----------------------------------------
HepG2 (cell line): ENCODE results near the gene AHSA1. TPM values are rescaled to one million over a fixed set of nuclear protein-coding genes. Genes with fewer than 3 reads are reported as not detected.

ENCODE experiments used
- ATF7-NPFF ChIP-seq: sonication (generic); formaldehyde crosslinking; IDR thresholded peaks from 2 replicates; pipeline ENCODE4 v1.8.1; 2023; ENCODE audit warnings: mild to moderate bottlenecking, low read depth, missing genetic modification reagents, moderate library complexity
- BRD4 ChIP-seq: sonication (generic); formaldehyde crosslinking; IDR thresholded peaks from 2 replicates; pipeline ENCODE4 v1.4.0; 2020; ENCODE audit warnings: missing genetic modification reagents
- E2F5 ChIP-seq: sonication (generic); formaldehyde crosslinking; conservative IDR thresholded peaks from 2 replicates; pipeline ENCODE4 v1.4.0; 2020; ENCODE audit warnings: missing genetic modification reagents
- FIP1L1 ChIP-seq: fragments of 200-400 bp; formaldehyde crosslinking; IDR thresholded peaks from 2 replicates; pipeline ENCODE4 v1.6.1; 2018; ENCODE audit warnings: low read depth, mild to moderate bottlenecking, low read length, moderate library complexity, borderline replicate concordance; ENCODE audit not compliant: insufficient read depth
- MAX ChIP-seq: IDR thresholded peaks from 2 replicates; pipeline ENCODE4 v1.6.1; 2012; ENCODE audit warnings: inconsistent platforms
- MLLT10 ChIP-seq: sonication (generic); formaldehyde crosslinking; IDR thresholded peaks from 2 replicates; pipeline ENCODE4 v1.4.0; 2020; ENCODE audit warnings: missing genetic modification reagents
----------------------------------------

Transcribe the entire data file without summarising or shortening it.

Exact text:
HepG2 (cell line): ENCODE results near the gene AHSA1. TPM values are rescaled to one million over a fixed set of nuclear protein-coding genes. Genes with fewer than 3 reads are reported as not detected.

ENCODE experiments used
- ATF7-NPFF ChIP-seq: sonication (generic); formaldehyde crosslinking; IDR thresholded peaks from 2 replicates; pipeline ENCODE4 v1.8.1; 2023; ENCODE audit warnings: mild to moderate bottlenecking, low read depth, missing genetic modification reagents, moderate library complexity
- BRD4 ChIP-seq: sonication (generic); formaldehyde crosslinking; IDR thresholded peaks from 2 replicates; pipeline ENCODE4 v1.4.0; 2020; ENCODE audit warnings: missing genetic modification reagents
- E2F5 ChIP-seq: sonication (generic); formaldehyde crosslinking; conservative IDR thresholded peaks from 2 replicates; pipeline ENCODE4 v1.4.0; 2020; ENCODE audit warnings: missing genetic modification reagents
- FIP1L1 ChIP-seq: fragments of 200-400 bp; formaldehyde crosslinking; IDR thresholded peaks from 2 replicates; pipeline ENCODE4 v1.6.1; 2018; ENCODE audit warnings: low read depth, mild to moderate bottlenecking, low read length, moderate library complexity, borderline replicate concordance; ENCODE audit not compliant: insufficient read depth
- MAX ChIP-seq: IDR thresholded peaks from 2 replicates; pipeline ENCODE4 v1.6.1; 2012; ENCODE audit warnings: inconsistent platforms
- MLLT10 ChIP-seq: sonication (generic); formaldehyde crosslinking; IDR thresholded peaks from 2 replicates; pipeline ENCODE4 v1.4.0; 2020; ENCODE audit warnings: missing genetic modification reagents